Farmers told: “Ignore livestock markets at your peril” after 17.5% growth reported

Farmers have been called on to use livestock markets to sell their animals after the trade revealed a 17.5% increase in revenue.

The jump in revenue from 2010 to 2011 has been driven by a sharp rise in the price livestock is fetching at market, supported by an increase in the number of animals coming through.

Chris Dodds, Executive Secretary of the Livestock Auctioneers Association, said the figures represented a huge success for the industry, adding that farmers should “ignore livestock markets at their peril”.

“There are many reasons farmers should be using the markets to sell their stock, not least the higher prices they are getting compared with sales to abattoirs. Perhaps a more fundamental reason is the existence of the markets themselves.

“Markets are the only vehicle through which a fair price can be set. We’ve seen what’s happened in some sectors of agriculture where prices are controlled by the supermarkets. The sectors that are doing well are the ones that sell at auction,” he said.

“The advantage of the market for producers is that it is transparent, competitive bidding. At the end of the day if they don’t like the price, they can take their animals home. A real benefit for farmers is that they can have the confidence that they will be paid promptly, which they don’t get elsewhere,” he said.

Total sales for England and Wales for 2011 were £1.81 billion, against a total of £1.54 billion in 2010. Turnover in England was £1.48 billion, representing a 17.9% increase on 2010, and turnover in Wales was £330 million, a 16% increase on 2010’s figure.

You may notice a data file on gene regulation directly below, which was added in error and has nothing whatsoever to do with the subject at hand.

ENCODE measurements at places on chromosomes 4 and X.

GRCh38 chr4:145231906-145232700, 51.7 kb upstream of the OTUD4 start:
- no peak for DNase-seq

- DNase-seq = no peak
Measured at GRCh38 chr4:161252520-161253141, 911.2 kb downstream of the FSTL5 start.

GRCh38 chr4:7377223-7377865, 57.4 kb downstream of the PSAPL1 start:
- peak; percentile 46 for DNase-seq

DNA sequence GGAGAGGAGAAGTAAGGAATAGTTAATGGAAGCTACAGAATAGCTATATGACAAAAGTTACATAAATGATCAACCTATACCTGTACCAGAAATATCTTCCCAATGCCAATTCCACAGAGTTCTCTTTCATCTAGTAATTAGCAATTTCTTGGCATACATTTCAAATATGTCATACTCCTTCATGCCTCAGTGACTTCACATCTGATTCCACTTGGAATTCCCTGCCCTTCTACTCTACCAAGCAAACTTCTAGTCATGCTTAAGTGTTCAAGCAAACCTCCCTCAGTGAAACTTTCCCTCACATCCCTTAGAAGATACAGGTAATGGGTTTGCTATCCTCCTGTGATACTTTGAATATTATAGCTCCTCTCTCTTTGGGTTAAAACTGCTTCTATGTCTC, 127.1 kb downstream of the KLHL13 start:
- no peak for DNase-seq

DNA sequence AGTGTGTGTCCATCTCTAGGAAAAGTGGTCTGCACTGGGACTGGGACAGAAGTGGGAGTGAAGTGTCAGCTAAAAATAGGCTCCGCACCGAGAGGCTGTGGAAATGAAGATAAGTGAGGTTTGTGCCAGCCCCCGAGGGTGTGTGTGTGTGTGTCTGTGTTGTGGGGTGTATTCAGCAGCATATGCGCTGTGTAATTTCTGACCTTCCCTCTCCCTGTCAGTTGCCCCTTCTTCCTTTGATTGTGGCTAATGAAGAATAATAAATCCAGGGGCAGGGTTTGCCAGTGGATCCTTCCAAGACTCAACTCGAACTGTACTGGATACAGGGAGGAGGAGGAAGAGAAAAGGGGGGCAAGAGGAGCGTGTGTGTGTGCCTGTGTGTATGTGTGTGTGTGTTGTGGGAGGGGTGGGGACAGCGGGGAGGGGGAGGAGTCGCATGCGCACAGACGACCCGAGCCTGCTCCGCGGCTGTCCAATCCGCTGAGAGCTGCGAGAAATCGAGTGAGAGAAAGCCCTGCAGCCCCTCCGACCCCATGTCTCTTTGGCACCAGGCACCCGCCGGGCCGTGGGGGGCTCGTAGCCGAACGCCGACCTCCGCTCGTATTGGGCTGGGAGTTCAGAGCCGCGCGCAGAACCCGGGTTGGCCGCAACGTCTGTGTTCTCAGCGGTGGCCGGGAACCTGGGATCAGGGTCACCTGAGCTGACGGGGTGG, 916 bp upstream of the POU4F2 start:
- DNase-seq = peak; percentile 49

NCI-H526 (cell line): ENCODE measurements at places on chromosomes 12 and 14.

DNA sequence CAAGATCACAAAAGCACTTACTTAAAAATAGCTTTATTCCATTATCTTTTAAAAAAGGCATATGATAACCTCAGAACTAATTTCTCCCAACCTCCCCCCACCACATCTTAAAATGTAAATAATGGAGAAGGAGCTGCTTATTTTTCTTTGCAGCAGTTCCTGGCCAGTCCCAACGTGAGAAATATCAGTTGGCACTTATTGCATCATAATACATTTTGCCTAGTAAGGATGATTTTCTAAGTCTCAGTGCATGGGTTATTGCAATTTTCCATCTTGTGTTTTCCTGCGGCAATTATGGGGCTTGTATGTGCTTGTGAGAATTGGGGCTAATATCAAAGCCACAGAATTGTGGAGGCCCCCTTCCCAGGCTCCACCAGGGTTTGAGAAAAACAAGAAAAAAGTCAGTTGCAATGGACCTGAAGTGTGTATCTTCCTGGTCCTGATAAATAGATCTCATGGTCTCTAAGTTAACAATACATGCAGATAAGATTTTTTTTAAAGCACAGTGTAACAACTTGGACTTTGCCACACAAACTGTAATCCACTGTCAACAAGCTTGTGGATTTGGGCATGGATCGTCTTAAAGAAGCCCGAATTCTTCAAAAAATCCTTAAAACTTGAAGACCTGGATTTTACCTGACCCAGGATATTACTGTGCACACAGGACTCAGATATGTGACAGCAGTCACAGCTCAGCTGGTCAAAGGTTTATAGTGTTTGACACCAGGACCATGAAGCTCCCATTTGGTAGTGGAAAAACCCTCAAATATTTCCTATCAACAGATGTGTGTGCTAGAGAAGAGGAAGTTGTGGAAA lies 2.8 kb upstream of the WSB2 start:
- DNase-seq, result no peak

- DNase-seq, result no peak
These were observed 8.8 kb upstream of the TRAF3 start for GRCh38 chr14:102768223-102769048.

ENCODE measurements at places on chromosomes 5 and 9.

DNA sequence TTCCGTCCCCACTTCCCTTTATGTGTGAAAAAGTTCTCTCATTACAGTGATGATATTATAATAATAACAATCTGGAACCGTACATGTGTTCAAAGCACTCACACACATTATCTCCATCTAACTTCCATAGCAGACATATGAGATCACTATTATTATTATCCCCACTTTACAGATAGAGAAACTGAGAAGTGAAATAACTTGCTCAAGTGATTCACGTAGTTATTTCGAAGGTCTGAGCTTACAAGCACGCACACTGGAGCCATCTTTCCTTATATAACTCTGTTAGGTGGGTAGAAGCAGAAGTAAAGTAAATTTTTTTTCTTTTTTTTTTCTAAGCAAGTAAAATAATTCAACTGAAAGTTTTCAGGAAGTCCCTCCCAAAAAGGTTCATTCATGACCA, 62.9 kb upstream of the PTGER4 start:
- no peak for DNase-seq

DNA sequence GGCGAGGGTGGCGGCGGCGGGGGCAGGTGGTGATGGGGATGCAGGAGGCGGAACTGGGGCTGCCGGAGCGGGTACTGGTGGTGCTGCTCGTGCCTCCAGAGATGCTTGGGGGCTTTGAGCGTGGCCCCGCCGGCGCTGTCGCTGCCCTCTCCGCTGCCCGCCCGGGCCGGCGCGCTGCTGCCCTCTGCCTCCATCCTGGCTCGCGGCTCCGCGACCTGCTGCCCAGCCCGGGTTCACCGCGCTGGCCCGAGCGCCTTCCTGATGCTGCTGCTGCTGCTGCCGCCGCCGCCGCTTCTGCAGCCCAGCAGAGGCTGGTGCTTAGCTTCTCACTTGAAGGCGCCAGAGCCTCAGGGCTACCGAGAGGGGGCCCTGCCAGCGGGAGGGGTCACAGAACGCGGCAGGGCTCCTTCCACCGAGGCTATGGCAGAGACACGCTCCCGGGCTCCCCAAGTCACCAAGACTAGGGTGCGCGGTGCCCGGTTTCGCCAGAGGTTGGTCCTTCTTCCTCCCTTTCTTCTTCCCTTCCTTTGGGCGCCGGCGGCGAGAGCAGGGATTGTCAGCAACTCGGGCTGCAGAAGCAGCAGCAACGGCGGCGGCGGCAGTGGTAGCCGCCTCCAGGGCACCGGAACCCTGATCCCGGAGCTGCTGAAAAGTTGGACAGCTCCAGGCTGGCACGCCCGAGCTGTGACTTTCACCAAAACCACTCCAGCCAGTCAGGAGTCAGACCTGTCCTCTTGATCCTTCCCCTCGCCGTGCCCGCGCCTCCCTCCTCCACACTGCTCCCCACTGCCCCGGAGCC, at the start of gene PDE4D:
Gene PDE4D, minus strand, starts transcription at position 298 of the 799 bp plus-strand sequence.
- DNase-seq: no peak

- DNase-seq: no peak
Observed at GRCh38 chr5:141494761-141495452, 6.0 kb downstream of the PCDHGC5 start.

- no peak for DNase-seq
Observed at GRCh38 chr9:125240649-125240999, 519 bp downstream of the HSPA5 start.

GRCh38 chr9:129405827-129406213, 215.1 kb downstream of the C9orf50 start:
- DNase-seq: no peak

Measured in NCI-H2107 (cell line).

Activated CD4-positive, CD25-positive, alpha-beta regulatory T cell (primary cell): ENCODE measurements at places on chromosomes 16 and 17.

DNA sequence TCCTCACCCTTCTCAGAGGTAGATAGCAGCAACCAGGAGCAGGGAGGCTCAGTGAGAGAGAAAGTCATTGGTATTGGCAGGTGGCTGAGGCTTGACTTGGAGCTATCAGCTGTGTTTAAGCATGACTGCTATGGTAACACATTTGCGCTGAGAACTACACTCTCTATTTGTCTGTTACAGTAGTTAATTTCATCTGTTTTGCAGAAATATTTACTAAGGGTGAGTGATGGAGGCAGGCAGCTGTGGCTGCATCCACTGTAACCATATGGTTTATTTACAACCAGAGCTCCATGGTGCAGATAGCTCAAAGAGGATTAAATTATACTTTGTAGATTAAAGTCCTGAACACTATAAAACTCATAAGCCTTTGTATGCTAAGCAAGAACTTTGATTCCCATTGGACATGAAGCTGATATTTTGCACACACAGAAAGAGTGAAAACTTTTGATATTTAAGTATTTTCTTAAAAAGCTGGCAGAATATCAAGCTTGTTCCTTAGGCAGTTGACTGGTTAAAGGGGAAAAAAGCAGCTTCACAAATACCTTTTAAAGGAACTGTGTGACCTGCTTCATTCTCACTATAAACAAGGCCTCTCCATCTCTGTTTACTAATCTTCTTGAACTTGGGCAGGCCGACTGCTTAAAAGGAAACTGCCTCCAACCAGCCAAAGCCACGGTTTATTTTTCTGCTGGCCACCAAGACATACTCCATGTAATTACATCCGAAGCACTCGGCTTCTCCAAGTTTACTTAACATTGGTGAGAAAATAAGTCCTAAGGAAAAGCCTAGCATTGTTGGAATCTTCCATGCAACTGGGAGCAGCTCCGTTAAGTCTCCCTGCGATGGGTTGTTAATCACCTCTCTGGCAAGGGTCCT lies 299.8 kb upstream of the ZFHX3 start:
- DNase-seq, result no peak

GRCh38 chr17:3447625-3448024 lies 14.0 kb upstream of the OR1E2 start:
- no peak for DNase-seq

The highest rise in turnover was for cattle which in 2011 in England and Wales was £1.02 billion, compared with £0.86 billion the previous year, representing an increase of 18.3%. Turnover from sheep sales was £775.4m in 2011, a 16.7% rise on the previous year’s figure of £664.4m. Pig sales at auction rose by 5%, with an increase from £13.8 million to £14.5 million.

The total number of cattle sold in England and Wales for 2011 was 1.68 million, an increase of 15.7% on 2010. Just over 10 million sheep were sold, compared with 9.7 million in 2010, an increase of 3.7%. The number of pigs sold increased by 6.9% from 159,000 to 170,000.

The highest percentage category increase of turnover recorded was in cull cows, with England seeing a 38.6% increase year on year from £90.3 million to £125 million, and Wales increasing by 33.6%, from £12.6 million to £16.8 million.

There were marked differences in some categories in terms of percentage of turnover performances between England and Wales. England saw a 35% increase in dairy cattle, while sales of dairy cattle fell in Wales by 9.9%. Store and breeding pigs in England fell by 3.7% while Wales saw an increase of 36.9%.

The highest earning category was in store and breeding cattle, at £386 million in England and £99 million in Wales. England saw an increase of 15.3% on 2010 and Wales’s increase was 18.7%.


For further information please contact:   Chris Dodds, Executive Secretary, Livestock Auctioneers Association 01697 475 433 / 07885 731 502  

Gwyn Williams, Chairman, Livestock Auctioneers Association

01625 861122  

Notes to editors: The Livestock Auctioneers’ Association is the national organisation representing auctioneering firms which occupy and run the livestock auction markets of England and Wales. Its members handle the vast majority of all auction sales of farm livestock. The Association is also supported by representatives of the Institute of Appraisers and Auctioneers in Scotland.    


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